Nuke utilises the GPOS records in the Domain Name System to target and launch
nuclear weapons at other UNIX sites, specified by machine name.
If no GPOS records are found for the site,
nuke employs the missile coordinate fields in the USENET map database and
Internet connections to a server interfaced with AUTOVON to locate
coordinates for the specified site.
The -y option specifies a yield. The argument must be a number
suffixed by K or M, for kiloton or megaton respectively. Yield
arguments above 255M are quietly ignored. If this option
is not specified a default of 25K is used.
The -a option specifies an air-burst height in meters. If this option is
not specified a default of 1 (ground burst) is used.
The -h option specifies thermonuclear (hydrogen) weapons.
The -c option specifies cobalt-jacketed warheads for permanent site
The -m option, useful with multiple-site
nuke calls, invokes code which optimizes delivery using MIRVed warheads to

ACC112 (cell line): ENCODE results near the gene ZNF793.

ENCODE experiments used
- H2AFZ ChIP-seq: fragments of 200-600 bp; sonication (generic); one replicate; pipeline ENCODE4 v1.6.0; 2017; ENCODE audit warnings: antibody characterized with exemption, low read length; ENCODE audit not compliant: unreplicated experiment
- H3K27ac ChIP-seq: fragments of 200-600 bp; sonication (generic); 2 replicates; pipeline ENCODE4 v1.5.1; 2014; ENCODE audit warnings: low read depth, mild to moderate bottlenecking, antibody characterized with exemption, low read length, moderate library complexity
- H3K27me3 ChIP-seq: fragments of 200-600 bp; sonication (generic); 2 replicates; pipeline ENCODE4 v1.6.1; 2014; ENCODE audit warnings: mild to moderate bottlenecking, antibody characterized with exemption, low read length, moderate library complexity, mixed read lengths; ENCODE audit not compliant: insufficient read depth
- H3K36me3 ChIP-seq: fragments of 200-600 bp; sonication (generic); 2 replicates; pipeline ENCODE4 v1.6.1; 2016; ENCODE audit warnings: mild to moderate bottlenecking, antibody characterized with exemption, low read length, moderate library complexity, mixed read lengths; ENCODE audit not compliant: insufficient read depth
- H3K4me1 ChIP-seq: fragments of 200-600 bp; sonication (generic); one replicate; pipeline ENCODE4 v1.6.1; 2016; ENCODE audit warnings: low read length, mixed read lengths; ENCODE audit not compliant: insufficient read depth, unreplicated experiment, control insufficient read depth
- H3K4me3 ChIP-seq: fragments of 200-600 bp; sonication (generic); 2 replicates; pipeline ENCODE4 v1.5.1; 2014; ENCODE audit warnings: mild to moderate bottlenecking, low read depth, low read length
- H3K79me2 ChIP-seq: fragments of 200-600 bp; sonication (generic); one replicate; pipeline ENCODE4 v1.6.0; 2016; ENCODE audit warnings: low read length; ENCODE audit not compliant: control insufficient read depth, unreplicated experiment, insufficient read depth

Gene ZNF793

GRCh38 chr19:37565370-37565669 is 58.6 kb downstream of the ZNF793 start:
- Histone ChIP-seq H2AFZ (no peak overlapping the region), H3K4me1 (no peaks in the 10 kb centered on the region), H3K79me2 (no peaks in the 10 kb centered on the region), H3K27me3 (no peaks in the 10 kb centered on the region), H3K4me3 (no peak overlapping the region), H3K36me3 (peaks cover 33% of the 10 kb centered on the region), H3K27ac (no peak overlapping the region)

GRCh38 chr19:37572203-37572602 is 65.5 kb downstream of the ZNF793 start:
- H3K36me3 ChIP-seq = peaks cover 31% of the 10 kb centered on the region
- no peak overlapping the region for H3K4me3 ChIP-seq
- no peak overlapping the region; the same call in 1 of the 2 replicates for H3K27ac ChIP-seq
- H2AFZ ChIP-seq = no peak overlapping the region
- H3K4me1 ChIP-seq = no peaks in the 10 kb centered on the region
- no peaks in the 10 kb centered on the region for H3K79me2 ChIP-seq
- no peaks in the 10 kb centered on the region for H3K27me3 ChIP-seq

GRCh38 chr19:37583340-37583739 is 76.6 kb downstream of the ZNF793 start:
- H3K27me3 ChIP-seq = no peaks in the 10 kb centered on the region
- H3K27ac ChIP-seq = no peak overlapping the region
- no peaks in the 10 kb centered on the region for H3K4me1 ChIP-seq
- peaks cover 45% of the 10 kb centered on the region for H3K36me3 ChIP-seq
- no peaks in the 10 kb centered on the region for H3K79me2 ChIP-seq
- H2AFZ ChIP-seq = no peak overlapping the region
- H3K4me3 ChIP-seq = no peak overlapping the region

The -e option requests disablement of computer equipment by way of EMP
pulse only. This option should leave the lusers intact, however those
with pacemakers may not survive.
In accordance with the normal UNIX design philosophy
nuke does not prevent you from nuking yourself.
If a target site has given only nearest-city coordinates in its map
entry, incorrect targeting and significant collateral casualties may
If no coordinates can be found for the target site,
nuke should cancel the launch. Behaviour in this instance is indeterminate,
especially if pmsd(8) is running.
Heavy use of
nuke may cause EMP effects which interfere with Internet service.
Nuke does not make enough of an effort to locate coordinates, and may be
subject to corrupted data.